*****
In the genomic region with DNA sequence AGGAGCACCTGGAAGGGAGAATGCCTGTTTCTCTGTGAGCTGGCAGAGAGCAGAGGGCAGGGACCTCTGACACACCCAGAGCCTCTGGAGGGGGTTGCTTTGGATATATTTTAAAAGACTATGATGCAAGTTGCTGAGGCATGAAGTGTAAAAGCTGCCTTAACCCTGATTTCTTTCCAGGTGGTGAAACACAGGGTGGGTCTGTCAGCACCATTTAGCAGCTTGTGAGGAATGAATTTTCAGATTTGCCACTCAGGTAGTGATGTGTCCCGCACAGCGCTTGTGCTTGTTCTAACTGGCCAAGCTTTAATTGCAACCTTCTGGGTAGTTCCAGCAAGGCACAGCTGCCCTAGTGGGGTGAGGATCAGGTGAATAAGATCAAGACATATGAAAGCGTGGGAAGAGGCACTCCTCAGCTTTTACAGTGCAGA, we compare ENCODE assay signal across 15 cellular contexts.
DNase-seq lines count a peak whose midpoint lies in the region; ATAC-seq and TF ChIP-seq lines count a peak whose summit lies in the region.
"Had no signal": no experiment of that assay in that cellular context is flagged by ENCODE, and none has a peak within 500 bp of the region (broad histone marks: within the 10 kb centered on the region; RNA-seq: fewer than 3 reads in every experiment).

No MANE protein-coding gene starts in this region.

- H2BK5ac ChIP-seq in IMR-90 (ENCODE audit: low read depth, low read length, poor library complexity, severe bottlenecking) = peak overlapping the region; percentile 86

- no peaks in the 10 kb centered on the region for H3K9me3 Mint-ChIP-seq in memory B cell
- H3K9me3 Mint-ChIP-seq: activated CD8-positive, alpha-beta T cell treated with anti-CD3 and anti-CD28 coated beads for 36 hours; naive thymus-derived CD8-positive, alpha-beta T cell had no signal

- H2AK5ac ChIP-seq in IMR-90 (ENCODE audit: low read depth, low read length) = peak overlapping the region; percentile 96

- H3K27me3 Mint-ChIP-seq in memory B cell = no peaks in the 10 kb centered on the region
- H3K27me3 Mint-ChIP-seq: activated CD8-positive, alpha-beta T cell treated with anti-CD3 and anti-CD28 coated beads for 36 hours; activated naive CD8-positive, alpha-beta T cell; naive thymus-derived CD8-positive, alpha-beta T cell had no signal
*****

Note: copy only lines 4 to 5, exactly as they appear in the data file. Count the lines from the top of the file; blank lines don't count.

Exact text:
No MANE protein-coding gene starts in this region.

- H2BK5ac ChIP-seq in IMR-90 (ENCODE audit: low read depth, low read length, poor library complexity, severe bottlenecking) = peak overlapping the region; percentile 86